World News

The George Santos Controversy 

By Ryan Ryu ’25

Since the New York Times revealed that George Santos was not quite the man he sold himself as to voters, it’s been hard to track down exactly what is true about the incoming representative’s life story. Is he broke or rich? Is he Jewish or Catholic? Did his family members really die in the Holocaust or on September 11? As recent events have shown us, it’s best to assume what the Republican from Long Island has said about his life is bogus. 

But first, who is George Santos? Santos, the son of Brazilian immigrants, flipped a House seat for the GOP in November to represent parts of Long Island and Queens, helping the party capture a narrow majority in the lower chamber. The seat was then vacated by the outgoing Rep. Tom Suozzi (D). Santos and his Democratic opponent Robert Zimmerman made headlines during their midterm face-off as the first time in U.S. history that two openly gay candidates went head-to-head in a federal general election.  

The breadth of 34-year-old Santos’ lies, which brought him to the center of the news media, is pretty impressive, from claiming he worked at Goldman Sachs and Citigroup to having Jewish grandparents that fled Europe during World War II. The entire scandal has rocked members of the media, who have been left scratching their heads at how these pretty significant lies went unearthed throughout Santos’ campaign. 

Rep. George Santos began his third week as a congressman with many questions still swirling around his personal and campaign finances. He ended the week with even more unanswered questions – after his campaign submitted a raft of changes to federal election regulators, including appearing to install a new campaign treasurer without that person’s permission.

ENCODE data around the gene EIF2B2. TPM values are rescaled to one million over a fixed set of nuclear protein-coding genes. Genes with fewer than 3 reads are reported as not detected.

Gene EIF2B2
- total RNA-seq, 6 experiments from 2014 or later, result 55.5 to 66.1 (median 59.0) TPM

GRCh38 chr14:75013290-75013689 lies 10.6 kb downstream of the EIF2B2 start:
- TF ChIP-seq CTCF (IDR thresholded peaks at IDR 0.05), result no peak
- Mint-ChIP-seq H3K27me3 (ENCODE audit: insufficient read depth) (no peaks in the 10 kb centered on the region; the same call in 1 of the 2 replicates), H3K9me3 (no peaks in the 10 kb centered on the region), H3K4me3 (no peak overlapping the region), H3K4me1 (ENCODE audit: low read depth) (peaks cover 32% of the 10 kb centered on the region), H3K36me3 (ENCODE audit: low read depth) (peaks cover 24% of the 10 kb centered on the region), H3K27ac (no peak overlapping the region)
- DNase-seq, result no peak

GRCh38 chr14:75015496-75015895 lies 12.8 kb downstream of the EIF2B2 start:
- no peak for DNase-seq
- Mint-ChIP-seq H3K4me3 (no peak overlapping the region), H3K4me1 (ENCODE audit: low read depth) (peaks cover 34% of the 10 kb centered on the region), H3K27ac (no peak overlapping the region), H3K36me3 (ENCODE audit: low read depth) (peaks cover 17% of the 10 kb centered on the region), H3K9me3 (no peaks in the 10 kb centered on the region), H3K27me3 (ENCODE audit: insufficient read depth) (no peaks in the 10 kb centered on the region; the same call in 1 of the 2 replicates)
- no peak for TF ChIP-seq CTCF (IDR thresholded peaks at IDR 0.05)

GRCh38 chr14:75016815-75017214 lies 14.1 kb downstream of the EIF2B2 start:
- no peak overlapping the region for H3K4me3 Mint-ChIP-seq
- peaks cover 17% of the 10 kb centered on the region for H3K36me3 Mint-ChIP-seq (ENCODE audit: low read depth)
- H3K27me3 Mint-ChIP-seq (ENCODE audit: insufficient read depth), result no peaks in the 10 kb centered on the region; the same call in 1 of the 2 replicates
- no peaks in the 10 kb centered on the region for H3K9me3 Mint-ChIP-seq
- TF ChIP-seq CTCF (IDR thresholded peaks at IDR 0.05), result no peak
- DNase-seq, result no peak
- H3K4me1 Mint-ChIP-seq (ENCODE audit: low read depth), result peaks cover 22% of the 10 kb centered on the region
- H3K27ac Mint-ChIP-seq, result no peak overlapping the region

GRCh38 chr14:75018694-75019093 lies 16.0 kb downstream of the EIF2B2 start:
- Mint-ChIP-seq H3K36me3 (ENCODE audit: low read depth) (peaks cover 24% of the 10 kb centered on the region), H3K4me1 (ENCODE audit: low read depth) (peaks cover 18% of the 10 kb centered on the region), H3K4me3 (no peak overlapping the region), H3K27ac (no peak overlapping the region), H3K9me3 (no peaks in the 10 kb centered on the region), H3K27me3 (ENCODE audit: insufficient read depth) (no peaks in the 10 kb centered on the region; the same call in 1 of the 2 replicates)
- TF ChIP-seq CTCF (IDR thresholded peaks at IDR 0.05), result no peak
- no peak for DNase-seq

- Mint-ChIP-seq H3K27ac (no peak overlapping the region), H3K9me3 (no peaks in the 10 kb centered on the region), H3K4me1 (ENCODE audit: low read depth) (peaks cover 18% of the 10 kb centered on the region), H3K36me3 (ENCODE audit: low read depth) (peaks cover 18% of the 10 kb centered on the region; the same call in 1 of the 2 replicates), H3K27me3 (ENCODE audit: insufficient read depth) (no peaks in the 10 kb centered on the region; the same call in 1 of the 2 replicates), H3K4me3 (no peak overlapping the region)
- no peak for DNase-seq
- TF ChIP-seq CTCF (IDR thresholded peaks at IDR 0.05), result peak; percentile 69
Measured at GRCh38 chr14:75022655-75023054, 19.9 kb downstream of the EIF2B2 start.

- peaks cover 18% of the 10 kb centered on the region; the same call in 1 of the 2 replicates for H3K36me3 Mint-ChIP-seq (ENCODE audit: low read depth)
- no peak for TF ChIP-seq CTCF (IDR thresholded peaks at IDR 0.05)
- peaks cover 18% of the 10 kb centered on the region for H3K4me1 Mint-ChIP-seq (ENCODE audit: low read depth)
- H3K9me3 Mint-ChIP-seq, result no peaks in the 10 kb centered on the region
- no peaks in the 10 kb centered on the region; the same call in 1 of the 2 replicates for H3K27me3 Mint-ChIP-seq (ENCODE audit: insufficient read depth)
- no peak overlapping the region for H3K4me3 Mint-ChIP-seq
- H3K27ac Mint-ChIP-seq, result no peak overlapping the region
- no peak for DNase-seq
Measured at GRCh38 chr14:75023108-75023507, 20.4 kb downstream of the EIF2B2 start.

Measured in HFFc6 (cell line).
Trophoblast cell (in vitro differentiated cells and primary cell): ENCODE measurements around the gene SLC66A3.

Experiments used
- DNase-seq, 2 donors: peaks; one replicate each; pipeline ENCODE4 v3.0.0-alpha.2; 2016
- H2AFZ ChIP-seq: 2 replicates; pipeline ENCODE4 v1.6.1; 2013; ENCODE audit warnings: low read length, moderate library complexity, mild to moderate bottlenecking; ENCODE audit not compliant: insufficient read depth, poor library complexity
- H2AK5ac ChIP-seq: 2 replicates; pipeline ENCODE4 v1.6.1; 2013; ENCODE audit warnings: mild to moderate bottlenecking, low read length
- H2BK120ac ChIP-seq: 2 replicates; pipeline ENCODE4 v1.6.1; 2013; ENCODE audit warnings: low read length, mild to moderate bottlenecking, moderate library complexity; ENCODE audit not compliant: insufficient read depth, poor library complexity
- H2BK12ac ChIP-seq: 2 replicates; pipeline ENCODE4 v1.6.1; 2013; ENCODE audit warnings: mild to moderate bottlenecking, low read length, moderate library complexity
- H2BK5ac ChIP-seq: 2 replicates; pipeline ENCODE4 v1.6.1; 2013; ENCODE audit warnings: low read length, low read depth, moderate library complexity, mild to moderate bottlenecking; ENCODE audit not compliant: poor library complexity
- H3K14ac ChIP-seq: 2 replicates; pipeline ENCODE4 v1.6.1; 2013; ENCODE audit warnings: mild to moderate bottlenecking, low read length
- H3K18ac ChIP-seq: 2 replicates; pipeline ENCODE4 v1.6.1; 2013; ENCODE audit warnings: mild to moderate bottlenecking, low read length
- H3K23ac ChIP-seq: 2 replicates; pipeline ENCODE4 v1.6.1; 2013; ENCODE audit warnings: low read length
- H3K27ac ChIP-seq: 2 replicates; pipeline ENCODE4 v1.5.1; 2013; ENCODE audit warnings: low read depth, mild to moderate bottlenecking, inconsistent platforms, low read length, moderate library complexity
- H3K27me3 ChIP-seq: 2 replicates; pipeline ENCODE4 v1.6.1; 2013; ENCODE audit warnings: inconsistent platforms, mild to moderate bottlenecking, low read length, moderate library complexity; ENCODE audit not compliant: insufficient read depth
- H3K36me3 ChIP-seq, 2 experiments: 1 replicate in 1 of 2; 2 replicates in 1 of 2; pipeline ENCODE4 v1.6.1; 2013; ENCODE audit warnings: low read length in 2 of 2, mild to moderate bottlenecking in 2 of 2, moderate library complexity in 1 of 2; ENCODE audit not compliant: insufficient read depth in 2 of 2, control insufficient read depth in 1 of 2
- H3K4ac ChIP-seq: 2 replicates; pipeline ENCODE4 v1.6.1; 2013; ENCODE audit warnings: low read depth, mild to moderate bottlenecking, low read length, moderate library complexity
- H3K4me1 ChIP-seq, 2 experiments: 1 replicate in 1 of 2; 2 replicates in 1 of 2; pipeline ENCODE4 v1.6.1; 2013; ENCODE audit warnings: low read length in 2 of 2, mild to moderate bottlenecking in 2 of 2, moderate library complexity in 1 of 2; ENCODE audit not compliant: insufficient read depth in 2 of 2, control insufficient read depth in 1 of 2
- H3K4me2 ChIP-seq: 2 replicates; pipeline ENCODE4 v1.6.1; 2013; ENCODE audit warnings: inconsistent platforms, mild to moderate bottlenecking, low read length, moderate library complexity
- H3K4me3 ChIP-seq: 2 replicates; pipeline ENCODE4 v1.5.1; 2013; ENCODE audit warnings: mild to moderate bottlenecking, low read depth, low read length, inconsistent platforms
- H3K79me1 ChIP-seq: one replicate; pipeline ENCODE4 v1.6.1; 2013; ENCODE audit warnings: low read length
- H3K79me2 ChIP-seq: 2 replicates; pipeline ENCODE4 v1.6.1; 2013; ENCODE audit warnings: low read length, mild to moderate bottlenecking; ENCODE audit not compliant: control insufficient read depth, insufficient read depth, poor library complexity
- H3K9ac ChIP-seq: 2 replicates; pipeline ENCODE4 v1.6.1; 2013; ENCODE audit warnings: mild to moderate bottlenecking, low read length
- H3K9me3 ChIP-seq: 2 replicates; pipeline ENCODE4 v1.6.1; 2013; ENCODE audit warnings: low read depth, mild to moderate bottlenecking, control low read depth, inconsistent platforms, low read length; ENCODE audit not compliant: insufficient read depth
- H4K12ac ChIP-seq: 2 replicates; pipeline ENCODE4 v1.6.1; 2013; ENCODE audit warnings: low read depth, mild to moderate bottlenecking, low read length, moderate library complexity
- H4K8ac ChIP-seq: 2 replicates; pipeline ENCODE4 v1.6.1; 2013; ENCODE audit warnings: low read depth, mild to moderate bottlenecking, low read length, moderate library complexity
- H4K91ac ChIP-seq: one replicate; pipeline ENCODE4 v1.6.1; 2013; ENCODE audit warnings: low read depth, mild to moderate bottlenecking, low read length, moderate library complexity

“I can’t think of another example (of a campaign) that has presented such a wide variety of legal concerns,” said Erin Chlopak to CNN, senior director of campaign finance at the watchdog group Campaign Legal Center and a former lawyer with the Federal Election Commission. “I feel like the George Santos saga is like a campaign finance law school course, all in one.”

Santos, who faces multiple investigations about his finances and lies about his biography and resume, repeatedly refused to respond to reporters’ inquiries about his filings and finances this week – saying at one point that he does not “touch” FEC reports. Leaving his office Friday morning on Capitol Hill, Santos told a reporter that he would publish a news conference “soon” to “address everything.”

The current major investigation questions are i) The mystery of the treasurer, ii) The big question about the six-figure loan for his campaign not from the candidate’s funds, iii) questions about the dozens of expenses his campaign has reported at exactly $199.99, one cent below the threshold at which the campaign is required to retain receipts. 

House Speaker Kevin McCarthy on Tuesday said that if Santos is found to have broken the law, “we will remove him,” though he didn’t clarify what that removal would involve. The nation has its eyes on George Santos and Congress. Santos roughly starts off his term, hence the next several weeks will deeply examine his credibility and liability as to serve this nation as congressman.

Photo via Getty Images
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